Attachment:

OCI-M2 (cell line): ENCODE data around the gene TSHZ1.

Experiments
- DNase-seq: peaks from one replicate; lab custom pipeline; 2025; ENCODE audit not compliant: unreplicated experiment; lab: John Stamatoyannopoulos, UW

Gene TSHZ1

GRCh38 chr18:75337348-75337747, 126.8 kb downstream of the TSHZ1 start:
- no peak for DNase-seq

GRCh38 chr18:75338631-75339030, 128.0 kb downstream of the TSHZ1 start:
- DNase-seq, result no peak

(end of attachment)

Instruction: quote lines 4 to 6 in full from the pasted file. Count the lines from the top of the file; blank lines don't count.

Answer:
Gene TSHZ1

GRCh38 chr18:75337348-75337747, 126.8 kb downstream of the TSHZ1 start:
- no peak for DNase-seq